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Income investors are always on the lookout for solid stocks that will provide generous dividends and offer a bit of upside potential to boot.
Fortis flies under the radar of most investors. It isn’t based in Calgary or Toronto and the sector it operates in tends to be a bit boring, but ignoring this St. John’s-based company could be a big a mistake.
Fortis is Canada’s largest investor-owned distribution utility. In fact, it controls a total of $26.6 billion in assets located right across the country, as well as in the U.S. and the Caribbean.
Last year, the company spent $4.5 billion in a deal to acquire Arizona-based UNS Energy. The purchase provides Fortis with a more balanced revenue footprint and will add substantial cash flow beginning this year. Fortis is also wrapping up the expansion of a hydroelectric facility in British Columbia. The company expects the project to add at least $20 million to earnings in 2015. Regulated utilities make up more than 90% of the asset base.
Fortis pays a dividend of $1.36 per year that yields about 3.5%. The company has increased the payout for 42 consecutive years. Shareholders have also enjoyed some nice capital appreciation. In the last five years, the stock has gained more than 40%.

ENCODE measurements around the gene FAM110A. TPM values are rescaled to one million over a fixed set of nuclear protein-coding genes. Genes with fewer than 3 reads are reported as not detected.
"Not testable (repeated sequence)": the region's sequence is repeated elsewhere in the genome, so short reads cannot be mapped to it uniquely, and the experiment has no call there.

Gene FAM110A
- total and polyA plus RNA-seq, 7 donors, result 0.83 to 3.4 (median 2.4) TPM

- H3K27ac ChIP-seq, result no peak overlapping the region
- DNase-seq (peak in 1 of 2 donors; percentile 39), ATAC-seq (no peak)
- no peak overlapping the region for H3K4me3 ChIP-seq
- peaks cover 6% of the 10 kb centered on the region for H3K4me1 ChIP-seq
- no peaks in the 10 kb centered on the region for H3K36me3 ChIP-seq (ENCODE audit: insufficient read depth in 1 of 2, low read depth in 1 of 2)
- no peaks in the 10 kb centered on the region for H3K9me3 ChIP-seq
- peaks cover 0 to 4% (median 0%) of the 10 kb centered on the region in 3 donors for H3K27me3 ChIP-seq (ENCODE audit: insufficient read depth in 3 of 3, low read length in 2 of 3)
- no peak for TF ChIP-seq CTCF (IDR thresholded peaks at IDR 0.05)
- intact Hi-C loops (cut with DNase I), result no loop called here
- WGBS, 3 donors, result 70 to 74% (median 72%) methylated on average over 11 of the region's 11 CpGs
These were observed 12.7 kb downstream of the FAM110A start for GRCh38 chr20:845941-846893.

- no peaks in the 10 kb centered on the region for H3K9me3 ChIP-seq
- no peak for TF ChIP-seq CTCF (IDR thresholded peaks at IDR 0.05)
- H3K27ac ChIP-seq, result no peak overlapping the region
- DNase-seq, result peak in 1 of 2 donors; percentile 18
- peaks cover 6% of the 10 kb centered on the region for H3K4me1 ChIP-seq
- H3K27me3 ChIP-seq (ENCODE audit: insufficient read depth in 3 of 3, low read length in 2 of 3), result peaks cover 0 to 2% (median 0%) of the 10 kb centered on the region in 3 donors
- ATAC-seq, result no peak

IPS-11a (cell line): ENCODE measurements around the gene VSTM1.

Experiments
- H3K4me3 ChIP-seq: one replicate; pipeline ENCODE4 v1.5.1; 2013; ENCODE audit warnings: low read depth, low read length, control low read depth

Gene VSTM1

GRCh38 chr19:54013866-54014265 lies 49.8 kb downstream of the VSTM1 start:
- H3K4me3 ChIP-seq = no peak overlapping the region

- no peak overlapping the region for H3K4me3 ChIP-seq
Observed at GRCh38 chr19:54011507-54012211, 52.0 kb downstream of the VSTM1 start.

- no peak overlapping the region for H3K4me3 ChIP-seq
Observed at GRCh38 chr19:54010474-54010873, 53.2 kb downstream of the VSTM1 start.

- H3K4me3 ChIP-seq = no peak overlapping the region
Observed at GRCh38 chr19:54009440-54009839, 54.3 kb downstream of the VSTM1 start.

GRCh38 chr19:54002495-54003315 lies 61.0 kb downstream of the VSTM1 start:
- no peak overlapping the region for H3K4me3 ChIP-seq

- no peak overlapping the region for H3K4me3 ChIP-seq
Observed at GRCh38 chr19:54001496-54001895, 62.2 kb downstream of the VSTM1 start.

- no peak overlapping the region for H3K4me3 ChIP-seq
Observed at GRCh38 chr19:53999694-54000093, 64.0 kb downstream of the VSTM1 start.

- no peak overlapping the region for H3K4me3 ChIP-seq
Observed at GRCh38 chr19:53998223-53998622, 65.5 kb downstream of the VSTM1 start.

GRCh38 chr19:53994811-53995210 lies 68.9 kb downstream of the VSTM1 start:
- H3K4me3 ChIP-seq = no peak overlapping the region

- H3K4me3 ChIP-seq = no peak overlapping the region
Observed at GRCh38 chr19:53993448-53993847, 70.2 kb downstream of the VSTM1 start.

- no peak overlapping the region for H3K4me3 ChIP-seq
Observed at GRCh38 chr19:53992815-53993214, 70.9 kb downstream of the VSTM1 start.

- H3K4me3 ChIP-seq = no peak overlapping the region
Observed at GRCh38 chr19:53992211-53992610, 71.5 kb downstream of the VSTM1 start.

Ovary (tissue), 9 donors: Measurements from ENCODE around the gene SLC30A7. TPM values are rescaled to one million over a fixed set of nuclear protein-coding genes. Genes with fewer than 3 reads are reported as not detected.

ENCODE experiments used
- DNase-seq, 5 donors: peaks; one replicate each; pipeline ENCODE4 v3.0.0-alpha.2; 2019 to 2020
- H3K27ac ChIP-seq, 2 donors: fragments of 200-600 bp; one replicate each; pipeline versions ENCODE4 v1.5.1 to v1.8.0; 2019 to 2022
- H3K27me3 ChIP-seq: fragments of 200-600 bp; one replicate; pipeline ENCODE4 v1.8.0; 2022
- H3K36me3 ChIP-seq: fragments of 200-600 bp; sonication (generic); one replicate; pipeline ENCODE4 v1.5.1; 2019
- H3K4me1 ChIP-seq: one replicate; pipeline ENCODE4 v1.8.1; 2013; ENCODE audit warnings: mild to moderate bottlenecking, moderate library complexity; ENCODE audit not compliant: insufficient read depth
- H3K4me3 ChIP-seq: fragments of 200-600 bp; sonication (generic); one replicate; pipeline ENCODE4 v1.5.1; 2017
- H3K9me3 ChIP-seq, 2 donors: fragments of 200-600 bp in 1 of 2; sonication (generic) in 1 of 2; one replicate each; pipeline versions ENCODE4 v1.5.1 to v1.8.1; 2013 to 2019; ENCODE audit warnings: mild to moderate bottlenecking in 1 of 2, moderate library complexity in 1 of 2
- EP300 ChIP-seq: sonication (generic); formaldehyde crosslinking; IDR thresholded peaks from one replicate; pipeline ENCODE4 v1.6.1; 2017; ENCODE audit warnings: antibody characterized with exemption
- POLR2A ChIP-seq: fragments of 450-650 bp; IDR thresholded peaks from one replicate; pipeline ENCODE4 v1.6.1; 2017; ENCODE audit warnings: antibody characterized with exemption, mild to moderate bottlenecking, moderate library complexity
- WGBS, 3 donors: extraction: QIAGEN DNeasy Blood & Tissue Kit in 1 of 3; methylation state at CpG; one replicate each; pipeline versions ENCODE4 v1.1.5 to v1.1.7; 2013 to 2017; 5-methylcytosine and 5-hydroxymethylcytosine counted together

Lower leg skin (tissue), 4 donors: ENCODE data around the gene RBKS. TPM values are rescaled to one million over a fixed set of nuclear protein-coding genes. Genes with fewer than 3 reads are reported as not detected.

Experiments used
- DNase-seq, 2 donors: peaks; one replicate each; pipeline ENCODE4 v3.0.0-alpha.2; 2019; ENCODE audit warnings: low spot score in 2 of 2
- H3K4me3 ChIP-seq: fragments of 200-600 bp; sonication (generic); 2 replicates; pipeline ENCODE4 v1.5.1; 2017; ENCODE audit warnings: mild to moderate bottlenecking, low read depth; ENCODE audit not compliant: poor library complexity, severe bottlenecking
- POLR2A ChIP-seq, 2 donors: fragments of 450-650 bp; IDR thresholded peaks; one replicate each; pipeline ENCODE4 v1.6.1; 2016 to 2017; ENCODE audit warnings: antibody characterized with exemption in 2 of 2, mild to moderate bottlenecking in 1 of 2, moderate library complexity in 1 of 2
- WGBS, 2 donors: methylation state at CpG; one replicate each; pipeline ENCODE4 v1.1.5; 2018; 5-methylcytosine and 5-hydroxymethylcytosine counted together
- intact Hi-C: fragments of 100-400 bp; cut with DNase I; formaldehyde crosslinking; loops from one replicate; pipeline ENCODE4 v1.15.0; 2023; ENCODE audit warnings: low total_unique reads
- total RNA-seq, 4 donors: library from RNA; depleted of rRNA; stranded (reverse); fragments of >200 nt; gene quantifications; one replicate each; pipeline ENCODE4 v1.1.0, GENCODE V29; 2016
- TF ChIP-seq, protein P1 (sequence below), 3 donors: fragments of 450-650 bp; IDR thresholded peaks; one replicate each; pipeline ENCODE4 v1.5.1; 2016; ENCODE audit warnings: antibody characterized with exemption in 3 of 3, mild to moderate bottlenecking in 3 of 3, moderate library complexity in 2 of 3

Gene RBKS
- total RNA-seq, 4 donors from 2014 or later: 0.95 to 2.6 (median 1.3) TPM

The combination of expensive upgrades on its coal fleet and low power prices in Alberta forced TransAlta to cut its dividend last year. The stock was already on the slide, but the news sent many of the company’s dividend holdouts for the exits and the shares fell below $10 by mid-December.
The market finally realized that management has been working hard to right the ship and the shares are slowly making a recovery. The company reduced debt by $500 million in 2014 and expects to eliminate another $300-500 million this year. TransAlta has a strong hedging program in place and cash flow should be adequate to cover the current distribution.
Recent years have been difficult, but outlook for the company is encouraging. The expiration of legislated power purchase agreements in Alberta should translate into much better cash flow in the coming years. The company has $650 million in committed long-term growth contracts and is expecting EBITDA to improve by $40-60 million per year. In 2017 alone, the company is forecasting a $90 million increase.
TransAlta is still in the process of retiring or converting its legacy coal fleet, but it is also embarking on new projects. One example is its $580 million gas-fired power plant project in Australia.
To fund growth, TransAlta plans to move or “drop down” as much as $3 billion of its contracted assets into its TransAlta Renewables subsidiary. This is an efficient way to raise capital for acquisitions or development.
TransAlta pays a dividend of $0.72 that yields about 5.9%.
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Fool contributor Andrew Walker owns shares of TransAlta Corporation.